Various documents concerning the Travailleurs de la 2ième
|© 2006 by Jim Jones, Ph.D.|
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This letter was sent to remind the head of railroad operations that Soudanese forced laborers of the 2ième portion could only be assigned to work within the territory of the colony of Soudan.
Tirailleurs (African soldiers), especially those who had served overseas, looked down on the workers of the 2ième portion. There was an incident in April 1929 when tirailleurs molested some ballast workers near Kita, causing minor injuries. In order to prevent a reoccurence, the Commandant Supérieur suggested that the administration emphasize the fraternal bonds between tirailleurs and workers, and point out to tirailleurs that in the event of mobilization for war, members of both groups would have the same status.
Workers who were discharged because of illness were granted 30 days pay as an indemnity.
This is a detailed inspection report of the work camps located between Kayes and Galougo. It lists 788 workers in the 2ième portion, 1,313 voluntary workers, 18 overseers, 13 petty officers (sous-officiers) and two commanding officers, Capt. Bertrand and Lt. Laclavare. They commanded two contingents divided among six work sites. It also mentions that there were 21 men in the infirmary at Galougo.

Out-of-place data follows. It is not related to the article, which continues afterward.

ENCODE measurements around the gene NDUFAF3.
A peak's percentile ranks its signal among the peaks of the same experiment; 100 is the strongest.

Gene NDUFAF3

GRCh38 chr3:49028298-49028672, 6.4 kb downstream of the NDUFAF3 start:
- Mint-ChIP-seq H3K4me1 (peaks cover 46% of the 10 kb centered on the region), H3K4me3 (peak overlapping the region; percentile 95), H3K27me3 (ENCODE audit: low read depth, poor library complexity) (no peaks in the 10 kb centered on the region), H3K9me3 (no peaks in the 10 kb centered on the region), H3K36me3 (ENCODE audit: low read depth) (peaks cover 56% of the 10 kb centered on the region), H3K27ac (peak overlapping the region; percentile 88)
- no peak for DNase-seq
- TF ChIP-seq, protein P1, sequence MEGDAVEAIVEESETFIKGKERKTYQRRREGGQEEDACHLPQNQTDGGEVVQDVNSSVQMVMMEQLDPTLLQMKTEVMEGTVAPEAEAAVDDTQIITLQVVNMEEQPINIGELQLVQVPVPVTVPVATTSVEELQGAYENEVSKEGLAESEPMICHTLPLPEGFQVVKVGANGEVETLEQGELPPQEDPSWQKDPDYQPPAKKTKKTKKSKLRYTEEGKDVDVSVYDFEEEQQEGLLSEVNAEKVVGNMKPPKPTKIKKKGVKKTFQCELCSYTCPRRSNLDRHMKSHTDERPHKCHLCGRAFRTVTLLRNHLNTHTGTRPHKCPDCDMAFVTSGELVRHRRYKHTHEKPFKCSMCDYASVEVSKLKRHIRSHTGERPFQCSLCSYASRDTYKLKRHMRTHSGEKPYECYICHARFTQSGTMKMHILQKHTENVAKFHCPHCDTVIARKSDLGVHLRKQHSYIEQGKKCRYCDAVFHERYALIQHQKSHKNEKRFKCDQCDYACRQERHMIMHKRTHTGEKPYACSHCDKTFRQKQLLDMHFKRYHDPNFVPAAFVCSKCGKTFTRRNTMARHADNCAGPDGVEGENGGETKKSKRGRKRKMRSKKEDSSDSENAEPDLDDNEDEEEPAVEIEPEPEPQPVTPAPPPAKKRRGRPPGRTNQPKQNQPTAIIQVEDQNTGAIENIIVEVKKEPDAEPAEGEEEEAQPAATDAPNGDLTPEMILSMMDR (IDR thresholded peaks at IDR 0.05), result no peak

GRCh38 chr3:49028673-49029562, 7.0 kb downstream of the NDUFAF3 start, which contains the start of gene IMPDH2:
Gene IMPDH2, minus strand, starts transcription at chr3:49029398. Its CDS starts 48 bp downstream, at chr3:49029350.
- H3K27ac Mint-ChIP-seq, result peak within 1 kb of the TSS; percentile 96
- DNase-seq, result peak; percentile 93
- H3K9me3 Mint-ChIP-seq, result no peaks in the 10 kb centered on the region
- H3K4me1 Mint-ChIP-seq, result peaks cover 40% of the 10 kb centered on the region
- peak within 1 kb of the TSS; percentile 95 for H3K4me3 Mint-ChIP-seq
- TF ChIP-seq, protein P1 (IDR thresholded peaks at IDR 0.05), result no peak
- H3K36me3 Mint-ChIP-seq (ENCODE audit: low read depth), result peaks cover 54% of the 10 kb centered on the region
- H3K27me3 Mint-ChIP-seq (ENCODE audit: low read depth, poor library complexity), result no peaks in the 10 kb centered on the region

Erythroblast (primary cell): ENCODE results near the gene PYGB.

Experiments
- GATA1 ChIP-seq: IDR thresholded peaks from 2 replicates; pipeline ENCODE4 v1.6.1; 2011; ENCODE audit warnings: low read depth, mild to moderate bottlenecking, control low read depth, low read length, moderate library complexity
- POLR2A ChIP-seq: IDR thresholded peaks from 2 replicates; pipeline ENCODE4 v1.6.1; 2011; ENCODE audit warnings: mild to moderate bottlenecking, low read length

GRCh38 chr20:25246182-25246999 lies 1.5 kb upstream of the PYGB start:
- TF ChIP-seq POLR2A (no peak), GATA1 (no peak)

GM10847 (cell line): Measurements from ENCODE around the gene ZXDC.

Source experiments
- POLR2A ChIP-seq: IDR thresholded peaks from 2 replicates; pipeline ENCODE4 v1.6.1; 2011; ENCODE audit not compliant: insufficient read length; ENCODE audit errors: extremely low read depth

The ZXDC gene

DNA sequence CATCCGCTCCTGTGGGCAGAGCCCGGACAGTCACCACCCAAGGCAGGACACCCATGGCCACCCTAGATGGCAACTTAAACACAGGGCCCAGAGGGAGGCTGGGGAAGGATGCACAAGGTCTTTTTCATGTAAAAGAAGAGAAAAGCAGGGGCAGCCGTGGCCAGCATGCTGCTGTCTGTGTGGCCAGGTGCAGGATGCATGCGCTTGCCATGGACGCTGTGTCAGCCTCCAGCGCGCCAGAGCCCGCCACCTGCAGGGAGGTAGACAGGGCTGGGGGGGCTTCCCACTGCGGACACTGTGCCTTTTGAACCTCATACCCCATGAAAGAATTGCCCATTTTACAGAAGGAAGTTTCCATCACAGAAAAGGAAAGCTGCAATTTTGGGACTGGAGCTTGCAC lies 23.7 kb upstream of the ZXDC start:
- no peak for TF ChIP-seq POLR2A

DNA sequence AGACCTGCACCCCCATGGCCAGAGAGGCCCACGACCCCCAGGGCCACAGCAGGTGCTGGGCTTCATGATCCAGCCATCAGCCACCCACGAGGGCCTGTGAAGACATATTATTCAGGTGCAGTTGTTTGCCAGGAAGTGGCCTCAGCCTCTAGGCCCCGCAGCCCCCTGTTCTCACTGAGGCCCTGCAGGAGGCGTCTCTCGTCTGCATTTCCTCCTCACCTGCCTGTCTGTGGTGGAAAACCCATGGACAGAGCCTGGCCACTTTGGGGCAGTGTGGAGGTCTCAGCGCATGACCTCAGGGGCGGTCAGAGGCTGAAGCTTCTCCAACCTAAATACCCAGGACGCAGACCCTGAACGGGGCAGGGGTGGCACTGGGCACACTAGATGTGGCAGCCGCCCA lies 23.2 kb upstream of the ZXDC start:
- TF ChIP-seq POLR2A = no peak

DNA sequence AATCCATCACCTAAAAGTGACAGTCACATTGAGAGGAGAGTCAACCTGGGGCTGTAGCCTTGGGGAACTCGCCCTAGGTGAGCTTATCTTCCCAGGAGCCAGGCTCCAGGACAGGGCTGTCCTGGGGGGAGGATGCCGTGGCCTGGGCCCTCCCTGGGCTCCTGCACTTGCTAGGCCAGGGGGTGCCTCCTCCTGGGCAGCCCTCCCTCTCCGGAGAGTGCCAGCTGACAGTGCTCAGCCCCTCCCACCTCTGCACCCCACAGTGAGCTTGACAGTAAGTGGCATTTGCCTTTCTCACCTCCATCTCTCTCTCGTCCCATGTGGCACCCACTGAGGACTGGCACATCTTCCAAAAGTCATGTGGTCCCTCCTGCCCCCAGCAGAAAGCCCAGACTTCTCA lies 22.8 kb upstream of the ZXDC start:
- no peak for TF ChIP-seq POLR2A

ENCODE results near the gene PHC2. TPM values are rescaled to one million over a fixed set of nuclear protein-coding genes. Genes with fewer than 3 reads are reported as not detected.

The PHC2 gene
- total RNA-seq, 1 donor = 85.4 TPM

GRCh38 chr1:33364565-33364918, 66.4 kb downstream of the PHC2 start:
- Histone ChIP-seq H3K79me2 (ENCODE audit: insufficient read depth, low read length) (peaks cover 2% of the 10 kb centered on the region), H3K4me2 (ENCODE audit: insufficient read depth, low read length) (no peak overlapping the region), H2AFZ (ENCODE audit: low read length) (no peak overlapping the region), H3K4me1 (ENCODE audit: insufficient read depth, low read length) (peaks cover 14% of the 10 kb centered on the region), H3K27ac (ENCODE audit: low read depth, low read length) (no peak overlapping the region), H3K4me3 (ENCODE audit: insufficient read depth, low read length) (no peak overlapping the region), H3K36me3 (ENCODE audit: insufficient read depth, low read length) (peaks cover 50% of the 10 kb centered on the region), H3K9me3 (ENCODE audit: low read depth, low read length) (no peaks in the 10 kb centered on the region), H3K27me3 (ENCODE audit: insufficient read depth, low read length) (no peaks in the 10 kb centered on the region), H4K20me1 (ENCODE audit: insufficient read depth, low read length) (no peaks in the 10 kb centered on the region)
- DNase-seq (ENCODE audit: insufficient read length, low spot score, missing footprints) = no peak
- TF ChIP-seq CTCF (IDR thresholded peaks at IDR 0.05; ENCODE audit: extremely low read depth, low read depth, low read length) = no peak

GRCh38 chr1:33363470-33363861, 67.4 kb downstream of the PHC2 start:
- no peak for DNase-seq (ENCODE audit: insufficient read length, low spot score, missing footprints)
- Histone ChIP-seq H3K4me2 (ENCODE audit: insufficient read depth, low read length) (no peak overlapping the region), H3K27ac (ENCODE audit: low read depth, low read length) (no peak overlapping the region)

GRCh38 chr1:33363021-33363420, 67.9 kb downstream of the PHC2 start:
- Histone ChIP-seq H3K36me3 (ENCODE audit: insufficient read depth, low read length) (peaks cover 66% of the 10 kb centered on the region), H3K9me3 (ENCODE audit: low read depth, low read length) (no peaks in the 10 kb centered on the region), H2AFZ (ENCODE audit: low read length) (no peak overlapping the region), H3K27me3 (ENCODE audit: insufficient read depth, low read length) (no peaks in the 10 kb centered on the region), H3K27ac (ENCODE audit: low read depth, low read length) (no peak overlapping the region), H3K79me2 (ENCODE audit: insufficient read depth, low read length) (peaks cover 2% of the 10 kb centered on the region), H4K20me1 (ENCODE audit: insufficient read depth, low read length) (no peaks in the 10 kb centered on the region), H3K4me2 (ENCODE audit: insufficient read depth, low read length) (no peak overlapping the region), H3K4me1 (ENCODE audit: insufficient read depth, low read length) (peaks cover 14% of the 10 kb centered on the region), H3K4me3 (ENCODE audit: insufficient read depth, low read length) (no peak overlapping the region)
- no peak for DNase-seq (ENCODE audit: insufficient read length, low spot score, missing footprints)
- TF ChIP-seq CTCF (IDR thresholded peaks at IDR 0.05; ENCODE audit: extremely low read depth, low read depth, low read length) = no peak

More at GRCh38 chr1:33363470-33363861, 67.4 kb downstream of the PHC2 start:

Rations were distributed each day to prevent workers from trading or selling them on the black market. Most of the overseers were either African military veterans (ancien tirailleurs) or else former members of the 2ième portion.
In the course of 300,000 man-days, only 2,000 man-days were lost due to men placed in prison.
The term of enlistment for the 2ième portion was supposed to be three years, but workers were only retained for 22 months.
The number of voluntary workers tended to fluctuate with respect to the agricultural seasons. They were paid 4.00-4.50 francs per day and had the option of receiving rations worth an additional 2 francs per day.
This table shows the cercles of origin for workers of the 2ième portion who started their service between December 24, 1931 and March 19, 1932. (Note that not all of these laborers were assigned to work on the railroad. Cercles in bold are located along the railroad.)
|Cercle||# Workers||# Died||# Discharged due to Illness|
This notice raised the daily ration of starch, meat, oil and spices to 1250 grams of millet per worker five days per week, or 625 grams of rice on the other two days. Each worker also received 350 grams of fresh meat three days each week and 125 grams of dried fish the other four days of the week. Finally each worker received 60 grams of shea butter (75 grams on cold days), plus 20 grams of salt and five grams of other condiments.